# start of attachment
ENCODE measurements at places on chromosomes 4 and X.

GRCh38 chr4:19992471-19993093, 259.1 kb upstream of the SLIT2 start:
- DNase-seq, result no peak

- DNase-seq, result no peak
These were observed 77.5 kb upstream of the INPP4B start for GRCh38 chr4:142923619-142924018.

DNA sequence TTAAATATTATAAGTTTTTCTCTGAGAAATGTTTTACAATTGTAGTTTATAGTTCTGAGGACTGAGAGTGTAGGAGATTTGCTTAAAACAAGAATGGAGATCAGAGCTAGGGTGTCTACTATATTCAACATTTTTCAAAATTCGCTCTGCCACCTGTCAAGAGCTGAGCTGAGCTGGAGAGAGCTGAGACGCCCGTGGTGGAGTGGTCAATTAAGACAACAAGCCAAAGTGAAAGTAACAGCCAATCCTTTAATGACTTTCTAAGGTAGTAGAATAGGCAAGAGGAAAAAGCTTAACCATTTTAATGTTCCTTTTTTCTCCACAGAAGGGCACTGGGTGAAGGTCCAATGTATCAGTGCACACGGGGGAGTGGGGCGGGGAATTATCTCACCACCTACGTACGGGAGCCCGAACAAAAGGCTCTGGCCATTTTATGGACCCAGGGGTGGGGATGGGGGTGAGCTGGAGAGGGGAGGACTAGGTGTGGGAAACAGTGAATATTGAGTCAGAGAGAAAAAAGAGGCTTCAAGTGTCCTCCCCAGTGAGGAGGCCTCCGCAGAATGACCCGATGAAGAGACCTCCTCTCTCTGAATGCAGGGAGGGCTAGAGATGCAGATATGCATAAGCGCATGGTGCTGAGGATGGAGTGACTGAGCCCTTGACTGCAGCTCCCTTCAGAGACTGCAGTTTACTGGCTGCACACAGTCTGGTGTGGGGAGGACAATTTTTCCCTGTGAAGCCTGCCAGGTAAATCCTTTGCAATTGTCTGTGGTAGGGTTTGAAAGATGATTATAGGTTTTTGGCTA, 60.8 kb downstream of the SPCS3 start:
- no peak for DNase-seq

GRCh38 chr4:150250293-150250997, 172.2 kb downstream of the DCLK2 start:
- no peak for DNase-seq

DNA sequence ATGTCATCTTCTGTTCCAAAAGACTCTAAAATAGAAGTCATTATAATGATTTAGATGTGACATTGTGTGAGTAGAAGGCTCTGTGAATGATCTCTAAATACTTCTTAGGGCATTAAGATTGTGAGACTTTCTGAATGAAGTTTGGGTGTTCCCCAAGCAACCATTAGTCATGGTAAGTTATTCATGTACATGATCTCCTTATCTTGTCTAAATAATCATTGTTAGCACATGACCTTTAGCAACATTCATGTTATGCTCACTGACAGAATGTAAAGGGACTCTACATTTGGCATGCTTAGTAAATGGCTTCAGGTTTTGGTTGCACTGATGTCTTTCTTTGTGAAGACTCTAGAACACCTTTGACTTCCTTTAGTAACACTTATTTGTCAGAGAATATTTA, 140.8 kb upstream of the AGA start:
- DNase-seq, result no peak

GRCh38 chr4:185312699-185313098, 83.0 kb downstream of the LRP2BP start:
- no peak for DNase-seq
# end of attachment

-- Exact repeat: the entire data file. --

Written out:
ENCODE measurements at places on chromosomes 4 and X.

GRCh38 chr4:19992471-19993093, 259.1 kb upstream of the SLIT2 start:
- DNase-seq, result no peak

- DNase-seq, result no peak
These were observed 77.5 kb upstream of the INPP4B start for GRCh38 chr4:142923619-142924018.

DNA sequence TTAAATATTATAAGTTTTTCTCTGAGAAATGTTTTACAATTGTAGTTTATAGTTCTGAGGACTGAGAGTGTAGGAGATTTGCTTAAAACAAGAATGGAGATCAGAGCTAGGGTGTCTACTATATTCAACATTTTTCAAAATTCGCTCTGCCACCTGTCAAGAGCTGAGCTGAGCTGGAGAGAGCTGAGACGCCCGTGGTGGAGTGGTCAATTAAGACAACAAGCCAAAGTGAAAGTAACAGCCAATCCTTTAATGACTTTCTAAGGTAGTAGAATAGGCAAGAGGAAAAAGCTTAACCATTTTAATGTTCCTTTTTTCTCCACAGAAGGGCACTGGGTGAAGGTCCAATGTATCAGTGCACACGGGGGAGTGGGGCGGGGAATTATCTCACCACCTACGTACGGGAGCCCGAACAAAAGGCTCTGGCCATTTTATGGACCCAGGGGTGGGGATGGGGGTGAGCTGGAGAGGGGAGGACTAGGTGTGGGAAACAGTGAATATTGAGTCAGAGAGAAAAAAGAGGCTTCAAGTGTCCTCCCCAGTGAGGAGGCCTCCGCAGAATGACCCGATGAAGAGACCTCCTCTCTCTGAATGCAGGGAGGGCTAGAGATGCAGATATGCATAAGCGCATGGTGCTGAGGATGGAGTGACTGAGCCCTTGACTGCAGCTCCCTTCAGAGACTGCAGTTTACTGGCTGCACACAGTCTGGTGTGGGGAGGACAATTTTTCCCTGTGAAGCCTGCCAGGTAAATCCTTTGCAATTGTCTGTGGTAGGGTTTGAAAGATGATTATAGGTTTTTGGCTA, 60.8 kb downstream of the SPCS3 start:
- no peak for DNase-seq

GRCh38 chr4:150250293-150250997, 172.2 kb downstream of the DCLK2 start:
- no peak for DNase-seq

DNA sequence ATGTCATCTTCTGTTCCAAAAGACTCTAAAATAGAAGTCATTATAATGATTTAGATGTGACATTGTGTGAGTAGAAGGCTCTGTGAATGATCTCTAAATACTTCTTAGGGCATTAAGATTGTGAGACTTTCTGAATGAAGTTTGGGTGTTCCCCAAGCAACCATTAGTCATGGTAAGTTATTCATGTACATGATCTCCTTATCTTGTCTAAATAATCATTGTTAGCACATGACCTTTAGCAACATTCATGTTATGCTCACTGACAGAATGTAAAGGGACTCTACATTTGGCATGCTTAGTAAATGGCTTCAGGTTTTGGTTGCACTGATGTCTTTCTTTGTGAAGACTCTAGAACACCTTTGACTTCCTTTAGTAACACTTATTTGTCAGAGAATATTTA, 140.8 kb upstream of the AGA start:
- DNase-seq, result no peak

GRCh38 chr4:185312699-185313098, 83.0 kb downstream of the LRP2BP start:
- no peak for DNase-seq